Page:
Thailand importing more U.S. oil as production rises
Responding in part to President Donald Trump’s urgings that trading partners buy more goods from the United States, Thailand is importing more American oil with commitments from Thai companies to purchase at least 2 million barrels of U.S. petroleum instead of sourcing that crude from other oversea sources.
The decision to purchase more oil from the U.S. is a boost for Thailand’s energy security, as it has been heavily reliant on Middle Eastern crude for decades. Diversifying the Kingdom’s sources of oil should, in theory, provide more resilience in the face of oil or energy shocks.
The Unites States has become more competitive in the oil markets since increasing production in part because of greater extraction of shale oil. Prior to the development of shale oil, the U.S. had been a net oil importer, also heavily reliant on Middle Eastern crude. American oil production had become scarce enough that in the1970s the government issued a ban on oil exports.
Washington lifted that ban two years ago, and since then “ tankers filled with U.S. crude have landed in more than 30 countries, ranging from massive economies like China and India to tiny Togo,” Reuters news agency reported earlier this year.
With oil prices rising in recent weeks to levels not seen in several years, at about $80 a barrel, American producers have been offering lower prices, by as much as $9 a barrel, making their product more competitive. That competition directly affects Russia, whose economy is dependent upon oil exports, and the Organization of Petroleum Exporting Countries (OPEC).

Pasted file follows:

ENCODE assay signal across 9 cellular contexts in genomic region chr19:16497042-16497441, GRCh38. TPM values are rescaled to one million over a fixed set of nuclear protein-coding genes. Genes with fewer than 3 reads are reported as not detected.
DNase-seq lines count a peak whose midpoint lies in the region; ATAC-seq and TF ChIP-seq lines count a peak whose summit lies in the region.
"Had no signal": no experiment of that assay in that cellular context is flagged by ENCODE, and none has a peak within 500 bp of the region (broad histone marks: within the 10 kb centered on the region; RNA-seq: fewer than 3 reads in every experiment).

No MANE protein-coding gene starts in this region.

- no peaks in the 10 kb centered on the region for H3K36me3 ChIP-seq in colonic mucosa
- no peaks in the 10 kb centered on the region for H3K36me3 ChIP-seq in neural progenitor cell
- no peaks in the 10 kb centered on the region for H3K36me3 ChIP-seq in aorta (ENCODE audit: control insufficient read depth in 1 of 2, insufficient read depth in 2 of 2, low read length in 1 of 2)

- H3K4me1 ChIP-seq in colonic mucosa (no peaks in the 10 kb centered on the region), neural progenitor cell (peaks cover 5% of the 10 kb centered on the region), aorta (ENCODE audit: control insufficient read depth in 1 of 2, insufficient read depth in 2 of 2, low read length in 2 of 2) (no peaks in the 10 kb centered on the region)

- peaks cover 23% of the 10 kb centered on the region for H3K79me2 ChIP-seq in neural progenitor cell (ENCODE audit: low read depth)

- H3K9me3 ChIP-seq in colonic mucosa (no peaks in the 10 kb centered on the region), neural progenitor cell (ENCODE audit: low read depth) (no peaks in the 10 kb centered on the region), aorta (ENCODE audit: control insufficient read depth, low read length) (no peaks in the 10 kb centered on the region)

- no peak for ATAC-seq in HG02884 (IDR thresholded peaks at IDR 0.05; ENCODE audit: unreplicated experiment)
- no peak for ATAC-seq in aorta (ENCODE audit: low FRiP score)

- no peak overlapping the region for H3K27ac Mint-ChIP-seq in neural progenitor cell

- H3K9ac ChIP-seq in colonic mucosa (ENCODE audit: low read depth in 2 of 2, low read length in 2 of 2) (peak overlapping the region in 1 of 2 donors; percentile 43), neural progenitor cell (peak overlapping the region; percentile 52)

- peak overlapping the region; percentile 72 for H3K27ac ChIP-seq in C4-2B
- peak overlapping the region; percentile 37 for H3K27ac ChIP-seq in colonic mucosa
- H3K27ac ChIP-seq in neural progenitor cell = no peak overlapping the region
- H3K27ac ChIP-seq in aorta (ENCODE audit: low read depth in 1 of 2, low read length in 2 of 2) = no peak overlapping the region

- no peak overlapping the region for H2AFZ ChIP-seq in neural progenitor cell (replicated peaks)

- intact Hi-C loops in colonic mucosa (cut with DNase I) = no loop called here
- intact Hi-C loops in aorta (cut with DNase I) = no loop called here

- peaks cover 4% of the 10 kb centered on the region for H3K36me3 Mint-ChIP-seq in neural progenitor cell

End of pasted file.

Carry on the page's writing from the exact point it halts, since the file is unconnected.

“We’re diversifying a lot to other regions. If Saudi Aramco still doesn’t reduce prices next month and ADNOC (Abu Dhabi National Oil Company) follows, we will increase our U.S. crude purchases,” a Southeast Asian oil buyer told Reuters.
Media reports said that Thailand’s partially privatized oil company PTT will buy one million barrels of WTI Midland, while Thai Oil and Esso Thailand bought at least 500,000 barrels of Bakken crude each. The companies, however, had declined to comment at press time.
Thailand’s main source of energy is natural gas. The Kingdom is also making a concerted push to develop and use more green or renewable energies, with a target of sourcing 25 percent of the country’s energy from renewables for 2036.